69230 Hermes

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69230 Hermes
Hermes planetoid.jpg
Recovery of Hermes on 15 October 2003
Discovery [1]
Discovered by Karl Reinmuth
Discovery site Heidelberg Obs.
Discovery date 28 October 1937
Designations
MPC designation (69230) Hermes
Named after
Hermes (Greek mythology)[2]
1937 UB
NEO · PHA · Apollo[1][3]
Mars- and Venus-crosser
Orbital characteristics[1]
Epoch 4 September 2017 (JD 2458000.5)
Uncertainty parameter 0
Observation arc 77.74 yr (28,396 days)
Aphelion 2.6873 AU
Perihelion 0.6224 AU
1.6549 AU
Eccentricity 0.6239
2.13 yr (778 days)
20.70 km/s
155.83°
0° 27m 46.8s / day
Inclination 6.0678°
34.221°
92.747°
Known satellites 1 (R:13.892±0.006 h)[4][5][6]
(D: 0.54 km,[7] 0.56 km[8])
Earth MOID 0.0041 AU · 1.6 LD
Physical characteristics
Dimensions 0.6±0.12 km
0.63 km[8]
0.6–0.9 km[9]
0.85 km (effective system)[6][9]
0.8±0.1 km[5]
Mean density
1.6 g/cm3[4]
13.892 h[10]
13.894±0.004 h[11][a]
13.894±0.007 h[12]
13.894±0.004[7]
0.23 (derived)[6]
0.25±0.12[4][11]
0.265±0.099[5]
S[13][b] · Sq [6][14]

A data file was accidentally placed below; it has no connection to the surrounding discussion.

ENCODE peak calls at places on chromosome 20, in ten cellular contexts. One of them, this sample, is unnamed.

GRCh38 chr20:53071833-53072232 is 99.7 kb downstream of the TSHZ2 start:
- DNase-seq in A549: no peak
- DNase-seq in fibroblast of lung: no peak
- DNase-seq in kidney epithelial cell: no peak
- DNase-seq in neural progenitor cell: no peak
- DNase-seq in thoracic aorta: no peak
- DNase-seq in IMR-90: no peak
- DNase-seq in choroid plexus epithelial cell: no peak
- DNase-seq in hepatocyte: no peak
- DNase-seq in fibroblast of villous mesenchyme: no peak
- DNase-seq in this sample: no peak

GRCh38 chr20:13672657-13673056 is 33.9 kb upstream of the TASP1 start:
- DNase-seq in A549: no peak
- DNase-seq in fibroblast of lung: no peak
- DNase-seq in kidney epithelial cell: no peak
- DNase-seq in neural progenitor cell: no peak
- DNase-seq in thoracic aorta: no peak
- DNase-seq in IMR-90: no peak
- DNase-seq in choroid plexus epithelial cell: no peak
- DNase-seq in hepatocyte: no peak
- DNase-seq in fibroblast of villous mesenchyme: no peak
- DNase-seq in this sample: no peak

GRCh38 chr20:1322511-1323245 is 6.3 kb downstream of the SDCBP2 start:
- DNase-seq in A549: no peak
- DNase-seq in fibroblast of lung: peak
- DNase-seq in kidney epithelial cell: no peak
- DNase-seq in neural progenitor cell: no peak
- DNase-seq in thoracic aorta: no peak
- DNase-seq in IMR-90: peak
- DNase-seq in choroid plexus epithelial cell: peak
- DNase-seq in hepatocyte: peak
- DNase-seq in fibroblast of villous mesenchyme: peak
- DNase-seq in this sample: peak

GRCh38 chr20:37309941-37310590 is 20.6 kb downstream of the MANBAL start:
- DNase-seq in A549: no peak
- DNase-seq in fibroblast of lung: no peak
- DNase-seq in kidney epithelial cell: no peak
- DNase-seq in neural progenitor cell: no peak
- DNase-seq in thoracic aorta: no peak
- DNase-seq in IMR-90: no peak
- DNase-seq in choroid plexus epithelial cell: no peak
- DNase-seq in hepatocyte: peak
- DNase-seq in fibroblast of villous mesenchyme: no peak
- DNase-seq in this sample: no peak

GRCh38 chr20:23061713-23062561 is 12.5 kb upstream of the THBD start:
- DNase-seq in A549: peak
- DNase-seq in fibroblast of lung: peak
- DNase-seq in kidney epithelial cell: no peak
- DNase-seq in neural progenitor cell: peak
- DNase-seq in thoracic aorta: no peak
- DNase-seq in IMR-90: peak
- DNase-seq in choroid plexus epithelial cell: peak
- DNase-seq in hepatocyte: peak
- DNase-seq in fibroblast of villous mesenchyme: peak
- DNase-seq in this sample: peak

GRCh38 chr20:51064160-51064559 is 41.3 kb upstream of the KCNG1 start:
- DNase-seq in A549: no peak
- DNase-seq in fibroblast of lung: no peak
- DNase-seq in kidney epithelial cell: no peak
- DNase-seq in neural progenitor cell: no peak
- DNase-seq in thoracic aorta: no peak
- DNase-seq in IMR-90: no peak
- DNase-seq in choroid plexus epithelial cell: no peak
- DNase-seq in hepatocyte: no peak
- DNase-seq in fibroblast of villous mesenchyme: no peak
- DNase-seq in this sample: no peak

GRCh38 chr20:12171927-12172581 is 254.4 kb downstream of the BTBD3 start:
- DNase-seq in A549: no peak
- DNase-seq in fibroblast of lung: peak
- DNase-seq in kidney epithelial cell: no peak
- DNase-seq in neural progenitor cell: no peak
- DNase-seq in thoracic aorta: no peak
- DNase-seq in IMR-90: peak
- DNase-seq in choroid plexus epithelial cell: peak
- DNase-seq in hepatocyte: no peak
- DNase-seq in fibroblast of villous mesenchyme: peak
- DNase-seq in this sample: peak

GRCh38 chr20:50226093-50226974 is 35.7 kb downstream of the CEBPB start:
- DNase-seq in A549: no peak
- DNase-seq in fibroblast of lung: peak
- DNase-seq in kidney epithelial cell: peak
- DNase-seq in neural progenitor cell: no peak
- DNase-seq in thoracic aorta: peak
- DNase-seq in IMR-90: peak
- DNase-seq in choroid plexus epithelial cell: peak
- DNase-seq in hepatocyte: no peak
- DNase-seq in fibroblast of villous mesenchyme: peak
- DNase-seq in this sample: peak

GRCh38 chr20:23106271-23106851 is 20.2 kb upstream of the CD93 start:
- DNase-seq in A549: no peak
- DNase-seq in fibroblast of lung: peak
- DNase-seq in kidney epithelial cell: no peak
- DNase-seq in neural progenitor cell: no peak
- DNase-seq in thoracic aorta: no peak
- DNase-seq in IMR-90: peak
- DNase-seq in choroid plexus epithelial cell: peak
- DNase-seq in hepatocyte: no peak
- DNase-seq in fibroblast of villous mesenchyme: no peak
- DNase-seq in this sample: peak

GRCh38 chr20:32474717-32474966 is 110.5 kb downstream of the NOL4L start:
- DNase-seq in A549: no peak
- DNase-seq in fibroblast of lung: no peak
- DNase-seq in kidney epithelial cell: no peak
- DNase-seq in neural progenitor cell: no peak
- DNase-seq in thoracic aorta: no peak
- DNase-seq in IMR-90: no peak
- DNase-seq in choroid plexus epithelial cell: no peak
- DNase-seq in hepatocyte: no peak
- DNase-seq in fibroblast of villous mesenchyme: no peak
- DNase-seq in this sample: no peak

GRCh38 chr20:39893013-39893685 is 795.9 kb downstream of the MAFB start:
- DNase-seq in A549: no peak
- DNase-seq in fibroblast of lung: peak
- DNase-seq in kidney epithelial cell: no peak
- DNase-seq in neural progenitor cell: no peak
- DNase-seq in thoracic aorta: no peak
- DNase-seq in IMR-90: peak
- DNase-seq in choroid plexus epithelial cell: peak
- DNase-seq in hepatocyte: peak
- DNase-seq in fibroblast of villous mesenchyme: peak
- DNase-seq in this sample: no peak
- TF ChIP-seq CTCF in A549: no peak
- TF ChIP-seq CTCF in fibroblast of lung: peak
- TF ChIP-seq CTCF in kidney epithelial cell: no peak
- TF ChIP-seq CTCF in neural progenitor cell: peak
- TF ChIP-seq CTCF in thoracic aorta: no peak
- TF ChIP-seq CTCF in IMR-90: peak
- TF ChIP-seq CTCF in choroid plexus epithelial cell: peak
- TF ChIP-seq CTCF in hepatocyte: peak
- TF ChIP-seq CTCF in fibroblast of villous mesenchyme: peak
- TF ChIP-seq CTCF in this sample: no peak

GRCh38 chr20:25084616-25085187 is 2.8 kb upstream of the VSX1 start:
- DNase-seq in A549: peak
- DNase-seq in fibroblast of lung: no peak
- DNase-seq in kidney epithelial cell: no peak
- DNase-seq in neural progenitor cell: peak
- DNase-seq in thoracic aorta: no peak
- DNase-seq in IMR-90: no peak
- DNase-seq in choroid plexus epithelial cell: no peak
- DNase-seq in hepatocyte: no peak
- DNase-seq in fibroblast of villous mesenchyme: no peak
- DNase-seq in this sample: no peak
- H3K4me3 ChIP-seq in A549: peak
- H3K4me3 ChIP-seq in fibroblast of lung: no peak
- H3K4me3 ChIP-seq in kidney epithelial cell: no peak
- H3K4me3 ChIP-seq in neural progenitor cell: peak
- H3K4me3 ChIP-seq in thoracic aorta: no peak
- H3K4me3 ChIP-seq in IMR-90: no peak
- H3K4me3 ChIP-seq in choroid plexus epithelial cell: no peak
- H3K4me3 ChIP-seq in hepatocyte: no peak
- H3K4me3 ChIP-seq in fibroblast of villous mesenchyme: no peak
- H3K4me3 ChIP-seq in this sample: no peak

17.48±0.1[5] · 17.5[1] · 17.55[10] · 17.57[6][11] · 17.57±0.12[15]

69230 Hermes, provisional designation 1937 UB is an eccentric, sub-kilometer sized asteroid and binary system,[9] classified as a potentially hazardous asteroid and near-Earth object of the Apollo group, that passed Earth at approximately twice the distance of the Moon on 30 October 1937. The asteroid was named after Hermes from Greek mythology.[2] It is famous for being the last remaining lost asteroid, rediscovered in 2003.

Discovery[edit]

Hermes was discovered by German astronomer Karl Reinmuth in images taken at Heidelberg Observatory on 28 October 1937.[3] Only four days of observations could be made before it became too faint to be seen in the telescopes of the day.[16] This was not enough to calculate an orbit, and Hermes became a lost asteroid.[16] It thus did not receive a number, but Reinmuth nevertheless named it after the Greek god Hermes. It was the third unnumbered but named asteroid, having only the provisional designation 1937 UB. The two other long lost were (1862) Apollo, discovered 1932 and numbered 1973, and (2101) Adonis, discovered 1936 and numbered 1977.[17]

On October 15, 2003, Brian A. Skiff of the LONEOS project made an asteroid observation that, when the orbit was calculated backwards in time (by Timothy B. Spahr, Steven Chesley and Paul Chodas), turned out to be a rediscovery of Hermes. It has been assigned sequential number 69230.